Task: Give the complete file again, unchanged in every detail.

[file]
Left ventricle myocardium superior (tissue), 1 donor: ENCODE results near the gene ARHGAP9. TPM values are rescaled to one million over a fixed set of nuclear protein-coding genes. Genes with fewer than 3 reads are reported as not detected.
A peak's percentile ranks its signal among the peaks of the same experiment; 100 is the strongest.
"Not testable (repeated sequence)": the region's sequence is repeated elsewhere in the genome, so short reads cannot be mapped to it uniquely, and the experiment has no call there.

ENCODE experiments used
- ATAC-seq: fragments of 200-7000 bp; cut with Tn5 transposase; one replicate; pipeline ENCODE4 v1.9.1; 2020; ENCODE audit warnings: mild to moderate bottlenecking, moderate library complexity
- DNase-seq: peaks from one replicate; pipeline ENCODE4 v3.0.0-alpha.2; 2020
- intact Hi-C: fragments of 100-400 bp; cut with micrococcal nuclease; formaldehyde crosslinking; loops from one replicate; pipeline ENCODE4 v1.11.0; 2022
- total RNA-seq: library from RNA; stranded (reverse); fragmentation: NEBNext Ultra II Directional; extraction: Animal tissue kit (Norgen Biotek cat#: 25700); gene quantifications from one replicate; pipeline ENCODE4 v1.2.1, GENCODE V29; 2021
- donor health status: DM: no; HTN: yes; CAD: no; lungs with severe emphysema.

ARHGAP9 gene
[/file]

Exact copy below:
Left ventricle myocardium superior (tissue), 1 donor: ENCODE results near the gene ARHGAP9. TPM values are rescaled to one million over a fixed set of nuclear protein-coding genes. Genes with fewer than 3 reads are reported as not detected.
A peak's percentile ranks its signal among the peaks of the same experiment; 100 is the strongest.
"Not testable (repeated sequence)": the region's sequence is repeated elsewhere in the genome, so short reads cannot be mapped to it uniquely, and the experiment has no call there.

ENCODE experiments used
- ATAC-seq: fragments of 200-7000 bp; cut with Tn5 transposase; one replicate; pipeline ENCODE4 v1.9.1; 2020; ENCODE audit warnings: mild to moderate bottlenecking, moderate library complexity
- DNase-seq: peaks from one replicate; pipeline ENCODE4 v3.0.0-alpha.2; 2020
- intact Hi-C: fragments of 100-400 bp; cut with micrococcal nuclease; formaldehyde crosslinking; loops from one replicate; pipeline ENCODE4 v1.11.0; 2022
- total RNA-seq: library from RNA; stranded (reverse); fragmentation: NEBNext Ultra II Directional; extraction: Animal tissue kit (Norgen Biotek cat#: 25700); gene quantifications from one replicate; pipeline ENCODE4 v1.2.1, GENCODE V29; 2021
- donor health status: DM: no; HTN: yes; CAD: no; lungs with severe emphysema.

ARHGAP9 gene